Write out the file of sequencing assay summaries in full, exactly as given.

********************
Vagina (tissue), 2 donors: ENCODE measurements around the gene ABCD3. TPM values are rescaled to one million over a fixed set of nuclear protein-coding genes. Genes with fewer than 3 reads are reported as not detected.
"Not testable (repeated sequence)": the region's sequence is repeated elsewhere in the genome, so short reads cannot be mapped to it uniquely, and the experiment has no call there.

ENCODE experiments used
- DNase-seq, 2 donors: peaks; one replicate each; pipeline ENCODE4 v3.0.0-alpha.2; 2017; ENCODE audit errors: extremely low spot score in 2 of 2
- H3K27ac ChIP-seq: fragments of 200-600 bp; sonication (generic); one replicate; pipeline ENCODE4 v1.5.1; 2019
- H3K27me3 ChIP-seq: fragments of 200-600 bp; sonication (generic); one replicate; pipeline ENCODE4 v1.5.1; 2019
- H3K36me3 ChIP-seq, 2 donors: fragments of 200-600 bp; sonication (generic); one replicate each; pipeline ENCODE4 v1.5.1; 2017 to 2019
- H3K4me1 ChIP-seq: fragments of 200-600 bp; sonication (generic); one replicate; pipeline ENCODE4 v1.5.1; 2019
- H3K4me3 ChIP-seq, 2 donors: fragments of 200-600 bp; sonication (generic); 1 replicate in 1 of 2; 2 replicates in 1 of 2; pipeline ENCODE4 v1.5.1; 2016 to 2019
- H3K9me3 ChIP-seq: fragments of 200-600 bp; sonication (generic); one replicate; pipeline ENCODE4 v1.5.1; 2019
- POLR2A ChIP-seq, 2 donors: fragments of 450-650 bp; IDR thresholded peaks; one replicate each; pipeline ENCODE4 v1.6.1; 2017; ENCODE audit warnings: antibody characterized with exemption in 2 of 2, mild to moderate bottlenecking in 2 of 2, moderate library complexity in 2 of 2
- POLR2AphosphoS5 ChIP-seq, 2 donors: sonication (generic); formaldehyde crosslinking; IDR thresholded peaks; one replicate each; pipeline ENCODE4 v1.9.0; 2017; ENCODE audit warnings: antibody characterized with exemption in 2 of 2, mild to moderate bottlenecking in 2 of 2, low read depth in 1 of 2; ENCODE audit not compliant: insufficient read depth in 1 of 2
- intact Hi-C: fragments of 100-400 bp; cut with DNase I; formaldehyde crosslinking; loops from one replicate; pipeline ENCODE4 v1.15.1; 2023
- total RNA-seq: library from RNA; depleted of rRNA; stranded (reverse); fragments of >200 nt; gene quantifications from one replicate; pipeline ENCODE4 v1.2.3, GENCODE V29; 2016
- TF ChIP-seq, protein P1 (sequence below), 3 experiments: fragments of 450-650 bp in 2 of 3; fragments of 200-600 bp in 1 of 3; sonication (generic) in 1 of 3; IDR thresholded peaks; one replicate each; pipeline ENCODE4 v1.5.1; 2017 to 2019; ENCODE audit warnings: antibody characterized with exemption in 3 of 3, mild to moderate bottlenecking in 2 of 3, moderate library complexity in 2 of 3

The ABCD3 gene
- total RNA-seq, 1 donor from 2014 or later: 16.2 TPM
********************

Vagina (tissue), 2 donors: ENCODE measurements around the gene ABCD3. TPM values are rescaled to one million over a fixed set of nuclear protein-coding genes. Genes with fewer than 3 reads are reported as not detected.
"Not testable (repeated sequence)": the region's sequence is repeated elsewhere in the genome, so short reads cannot be mapped to it uniquely, and the experiment has no call there.

ENCODE experiments used
- DNase-seq, 2 donors: peaks; one replicate each; pipeline ENCODE4 v3.0.0-alpha.2; 2017; ENCODE audit errors: extremely low spot score in 2 of 2
- H3K27ac ChIP-seq: fragments of 200-600 bp; sonication (generic); one replicate; pipeline ENCODE4 v1.5.1; 2019
- H3K27me3 ChIP-seq: fragments of 200-600 bp; sonication (generic); one replicate; pipeline ENCODE4 v1.5.1; 2019
- H3K36me3 ChIP-seq, 2 donors: fragments of 200-600 bp; sonication (generic); one replicate each; pipeline ENCODE4 v1.5.1; 2017 to 2019
- H3K4me1 ChIP-seq: fragments of 200-600 bp; sonication (generic); one replicate; pipeline ENCODE4 v1.5.1; 2019
- H3K4me3 ChIP-seq, 2 donors: fragments of 200-600 bp; sonication (generic); 1 replicate in 1 of 2; 2 replicates in 1 of 2; pipeline ENCODE4 v1.5.1; 2016 to 2019
- H3K9me3 ChIP-seq: fragments of 200-600 bp; sonication (generic); one replicate; pipeline ENCODE4 v1.5.1; 2019
- POLR2A ChIP-seq, 2 donors: fragments of 450-650 bp; IDR thresholded peaks; one replicate each; pipeline ENCODE4 v1.6.1; 2017; ENCODE audit warnings: antibody characterized with exemption in 2 of 2, mild to moderate bottlenecking in 2 of 2, moderate library complexity in 2 of 2
- POLR2AphosphoS5 ChIP-seq, 2 donors: sonication (generic); formaldehyde crosslinking; IDR thresholded peaks; one replicate each; pipeline ENCODE4 v1.9.0; 2017; ENCODE audit warnings: antibody characterized with exemption in 2 of 2, mild to moderate bottlenecking in 2 of 2, low read depth in 1 of 2; ENCODE audit not compliant: insufficient read depth in 1 of 2
- intact Hi-C: fragments of 100-400 bp; cut with DNase I; formaldehyde crosslinking; loops from one replicate; pipeline ENCODE4 v1.15.1; 2023
- total RNA-seq: library from RNA; depleted of rRNA; stranded (reverse); fragments of >200 nt; gene quantifications from one replicate; pipeline ENCODE4 v1.2.3, GENCODE V29; 2016
- TF ChIP-seq, protein P1 (sequence below), 3 experiments: fragments of 450-650 bp in 2 of 3; fragments of 200-600 bp in 1 of 3; sonication (generic) in 1 of 3; IDR thresholded peaks; one replicate each; pipeline ENCODE4 v1.5.1; 2017 to 2019; ENCODE audit warnings: antibody characterized with exemption in 3 of 3, mild to moderate bottlenecking in 2 of 3, moderate library complexity in 2 of 3

The ABCD3 gene
- total RNA-seq, 1 donor from 2014 or later: 16.2 TPM